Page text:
The clear, spring-fed waters of Village Creek are tea-colored, stained with tannins from the acidic leaves of the sweetbay and gallberry holly. After the first mile or so, the boys entered the Big Thicket Preserve and left civilization behind. They spotted an animal plying the waters that some called a beaver, but Casey suspected of being a nutria; either could have been possible, as beavers are native to the area, and the South American nutria was introduced into the Big Thicket some years ago. A small population of American alligators inhabits the zone, but sightings are rare, as are those of the jaguar; Morgan did spot an opossum, however, and a variety of birds and fish were observed, as well as turtles.
One of the things that most impressed Harris was the silence of the place: “Just how quiet it was. I mean… you can hear your thoughts. And it was really nice just to get on the water and not really be talking all that much and just look around you at the nature and just kind of appreciate it. What you can't really do in this day and age.”
To Casey, one of the highlights was just hanging back and observing as the scouts worked together to overcome challenges while developing their skills and leadership capacities, finding their voices, navigating their way through sometimes challenging processes. Like the time that they came upon a big oxbow in the river that curved to the left, while a smaller branch flowed straight ahead – and the kids had about 15 seconds to make a choice.
Casey had studied the map on his phone moments before making the call, so he knew the two branches would rejoin eventually. His group chose the oxbow, but several chose the straight path. It was a tense half-hour or so, ducking low-hanging trees and hoping the group on the other side was doing ok.
“To the extent we safely can, I want the scouts to do the navigating,” he said. “Hopefully, they learned a valuable lesson about really learning to read and follow a map on the river.”
Another time a canoe in front of his got snagged on a downed tree, and his team worked for about 15 minutes to help the other boat get free.
“It was interesting to watch the dynamics of young men learning to work together to lead,” he said. “It was a really great learning experience for them to see how to be put in a new situation where they don't have a lot of skills and figure out on the fly how to do it.
“In a moment when you're stuck, you don't know how you're going to get unstuck – particularly when you're 12 or 13. Some of them got a little flummoxed at first, but they managed to get their way out of it.”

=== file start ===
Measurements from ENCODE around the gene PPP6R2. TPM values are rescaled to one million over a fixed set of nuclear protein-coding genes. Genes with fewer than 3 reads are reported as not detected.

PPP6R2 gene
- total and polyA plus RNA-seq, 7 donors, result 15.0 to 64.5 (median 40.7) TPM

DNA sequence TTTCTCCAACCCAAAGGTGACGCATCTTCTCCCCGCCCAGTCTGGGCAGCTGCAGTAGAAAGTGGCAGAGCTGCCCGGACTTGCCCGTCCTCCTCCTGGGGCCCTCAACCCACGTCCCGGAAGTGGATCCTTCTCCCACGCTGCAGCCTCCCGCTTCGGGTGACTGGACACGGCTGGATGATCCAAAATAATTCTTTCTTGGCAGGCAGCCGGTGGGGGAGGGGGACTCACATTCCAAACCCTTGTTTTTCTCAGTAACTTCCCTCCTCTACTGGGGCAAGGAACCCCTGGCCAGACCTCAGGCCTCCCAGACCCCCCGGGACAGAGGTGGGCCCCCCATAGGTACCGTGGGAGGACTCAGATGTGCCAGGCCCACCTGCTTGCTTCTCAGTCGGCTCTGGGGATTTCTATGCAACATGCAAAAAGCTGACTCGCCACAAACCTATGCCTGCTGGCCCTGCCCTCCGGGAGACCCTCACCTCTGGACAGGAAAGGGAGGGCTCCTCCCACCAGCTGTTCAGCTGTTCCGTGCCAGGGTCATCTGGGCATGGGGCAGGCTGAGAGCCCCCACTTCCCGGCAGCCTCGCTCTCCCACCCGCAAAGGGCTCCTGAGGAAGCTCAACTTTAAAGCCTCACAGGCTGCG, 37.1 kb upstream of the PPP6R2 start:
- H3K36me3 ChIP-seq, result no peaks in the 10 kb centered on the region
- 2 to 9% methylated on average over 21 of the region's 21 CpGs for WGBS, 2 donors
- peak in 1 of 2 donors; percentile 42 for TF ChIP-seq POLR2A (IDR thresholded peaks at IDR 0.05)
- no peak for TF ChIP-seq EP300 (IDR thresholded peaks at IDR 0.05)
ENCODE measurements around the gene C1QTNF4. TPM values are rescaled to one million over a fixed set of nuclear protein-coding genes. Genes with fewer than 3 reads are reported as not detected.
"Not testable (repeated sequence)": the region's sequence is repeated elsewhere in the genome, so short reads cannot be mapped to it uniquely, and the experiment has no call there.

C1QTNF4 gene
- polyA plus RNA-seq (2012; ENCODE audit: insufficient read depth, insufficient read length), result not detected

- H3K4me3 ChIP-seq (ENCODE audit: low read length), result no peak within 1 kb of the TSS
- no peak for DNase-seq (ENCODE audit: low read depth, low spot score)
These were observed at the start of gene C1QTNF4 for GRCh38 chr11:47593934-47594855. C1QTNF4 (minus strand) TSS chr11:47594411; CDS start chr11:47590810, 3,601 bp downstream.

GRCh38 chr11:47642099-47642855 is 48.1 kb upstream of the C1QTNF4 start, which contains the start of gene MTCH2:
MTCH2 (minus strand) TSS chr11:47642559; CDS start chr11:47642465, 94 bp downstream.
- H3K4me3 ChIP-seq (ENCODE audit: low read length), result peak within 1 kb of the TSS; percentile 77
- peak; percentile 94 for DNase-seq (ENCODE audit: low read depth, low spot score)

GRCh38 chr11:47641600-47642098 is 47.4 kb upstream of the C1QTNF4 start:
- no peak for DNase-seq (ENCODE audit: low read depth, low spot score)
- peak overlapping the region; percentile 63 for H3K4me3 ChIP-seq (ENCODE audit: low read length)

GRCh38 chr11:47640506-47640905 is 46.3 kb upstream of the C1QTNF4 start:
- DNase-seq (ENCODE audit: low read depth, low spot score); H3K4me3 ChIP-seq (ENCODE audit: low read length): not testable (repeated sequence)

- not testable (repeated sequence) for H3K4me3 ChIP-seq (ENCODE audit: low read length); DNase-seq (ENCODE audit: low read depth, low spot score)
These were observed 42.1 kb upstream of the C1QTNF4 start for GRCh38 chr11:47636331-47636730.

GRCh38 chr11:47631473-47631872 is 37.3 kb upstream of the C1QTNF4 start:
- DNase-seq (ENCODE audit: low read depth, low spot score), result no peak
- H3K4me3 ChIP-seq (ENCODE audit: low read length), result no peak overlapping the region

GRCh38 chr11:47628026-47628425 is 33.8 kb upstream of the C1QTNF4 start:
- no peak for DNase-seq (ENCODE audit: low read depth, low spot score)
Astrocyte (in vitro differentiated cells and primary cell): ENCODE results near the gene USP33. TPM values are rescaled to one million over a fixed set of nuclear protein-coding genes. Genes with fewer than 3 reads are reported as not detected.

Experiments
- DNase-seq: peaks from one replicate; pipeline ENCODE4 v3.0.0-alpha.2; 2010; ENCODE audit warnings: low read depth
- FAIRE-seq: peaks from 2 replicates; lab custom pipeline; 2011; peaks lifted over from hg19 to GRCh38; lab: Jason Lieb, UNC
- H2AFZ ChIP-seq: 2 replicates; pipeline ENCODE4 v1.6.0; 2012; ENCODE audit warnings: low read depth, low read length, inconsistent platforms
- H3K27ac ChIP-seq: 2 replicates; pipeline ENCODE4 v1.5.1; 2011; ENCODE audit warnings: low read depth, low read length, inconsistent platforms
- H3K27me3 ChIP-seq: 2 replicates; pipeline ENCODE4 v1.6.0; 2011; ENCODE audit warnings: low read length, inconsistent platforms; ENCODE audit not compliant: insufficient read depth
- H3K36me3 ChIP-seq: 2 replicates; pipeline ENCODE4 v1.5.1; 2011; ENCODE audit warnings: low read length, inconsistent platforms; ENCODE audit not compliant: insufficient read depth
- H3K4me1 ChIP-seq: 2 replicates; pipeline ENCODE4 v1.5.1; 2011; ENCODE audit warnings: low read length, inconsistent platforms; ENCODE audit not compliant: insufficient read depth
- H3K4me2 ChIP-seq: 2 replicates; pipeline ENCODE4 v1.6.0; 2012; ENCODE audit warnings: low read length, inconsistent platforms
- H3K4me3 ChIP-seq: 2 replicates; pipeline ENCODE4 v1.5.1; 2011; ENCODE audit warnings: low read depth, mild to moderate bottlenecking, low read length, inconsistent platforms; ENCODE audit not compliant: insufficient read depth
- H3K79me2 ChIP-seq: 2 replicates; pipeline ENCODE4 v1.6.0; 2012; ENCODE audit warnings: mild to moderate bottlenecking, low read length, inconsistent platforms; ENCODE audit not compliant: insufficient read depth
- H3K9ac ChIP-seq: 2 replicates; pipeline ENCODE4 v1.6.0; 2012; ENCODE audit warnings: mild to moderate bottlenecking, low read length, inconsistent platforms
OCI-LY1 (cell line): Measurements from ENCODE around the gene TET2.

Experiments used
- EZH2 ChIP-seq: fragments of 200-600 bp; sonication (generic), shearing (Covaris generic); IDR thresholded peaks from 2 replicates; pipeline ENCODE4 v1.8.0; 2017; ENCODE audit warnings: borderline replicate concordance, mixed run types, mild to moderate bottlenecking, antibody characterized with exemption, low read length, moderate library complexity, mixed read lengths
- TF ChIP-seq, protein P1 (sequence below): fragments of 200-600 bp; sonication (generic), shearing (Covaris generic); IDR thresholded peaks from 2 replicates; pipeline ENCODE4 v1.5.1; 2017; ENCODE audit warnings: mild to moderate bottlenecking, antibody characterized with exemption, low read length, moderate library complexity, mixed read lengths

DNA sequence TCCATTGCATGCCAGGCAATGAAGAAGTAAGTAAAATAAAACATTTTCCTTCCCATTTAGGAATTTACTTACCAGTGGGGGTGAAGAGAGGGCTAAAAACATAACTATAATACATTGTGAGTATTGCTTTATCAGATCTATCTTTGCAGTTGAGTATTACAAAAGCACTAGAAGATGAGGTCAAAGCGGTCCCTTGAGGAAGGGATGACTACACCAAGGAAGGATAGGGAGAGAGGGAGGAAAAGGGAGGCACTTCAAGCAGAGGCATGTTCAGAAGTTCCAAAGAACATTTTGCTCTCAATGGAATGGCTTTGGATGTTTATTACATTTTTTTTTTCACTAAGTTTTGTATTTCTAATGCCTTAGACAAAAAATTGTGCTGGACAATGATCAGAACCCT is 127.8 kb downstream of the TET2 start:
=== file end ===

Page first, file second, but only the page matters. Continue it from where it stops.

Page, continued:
About halfway to their nighttime destination they pulled over on the pristine white-sand beach of a sandbar – one of the best things about Village Creek, said Casey, comparing it to the beaches in Destin, Fla. There they pulled out their sack lunches, caught their breaths, and enjoyed a picnic. A couple more hours down the river, and it was time to pull over and make camp – a major enterprise for 30 people. They divided into work crews, with one crew filtering the tannin-stained water for dinner, another crew cooking the freeze-dried beef stroganoff and mac and cheese.
Helpful to the cooking process was a favorite item of Casey’s: the Jetboil, a portable cooking system that brings water to a boil in short order.
Another crew washed the dishes, and then it was time to sit around the campfire, relax and catch up. That was a favorite time for everyone, with games like a detective challenge called Mafia and heart-to-heart talks about what to expect in high school, among other topics.
For Casey, who was a member of Troop 354 as a boy and now has circled back to be its scoutmaster and the father of Campbell and Henry Hobbs, two troop members, it’s been especially rewarding. He’s been able to see scouting from a mentor’s perspective and watch the boys take the opportunity to come into their own. There’s really nothing like scouting to give young boys, from middle school up, a chance to lead, he said.
“Sometimes I'll look over and I'll see one of the guys who's now in high school and a leader and working on, you know, getting close to finishing his scouting career, and then think about when he was in the sixth grade and was too afraid to look me in the eye and shake my hand. And now he's developed into this great young man who's got a lot of confidence and self-assuredness that is taking charge of things. So, to see that kind of progress in almost all of them is really, really great.”
Editor’s note: Buzz travel columnist Tracy L. Barnett is a Lowell Thomas travel journalism award winner and longtime travel and environmental writer. Email her at [email protected] to share your own travel tales.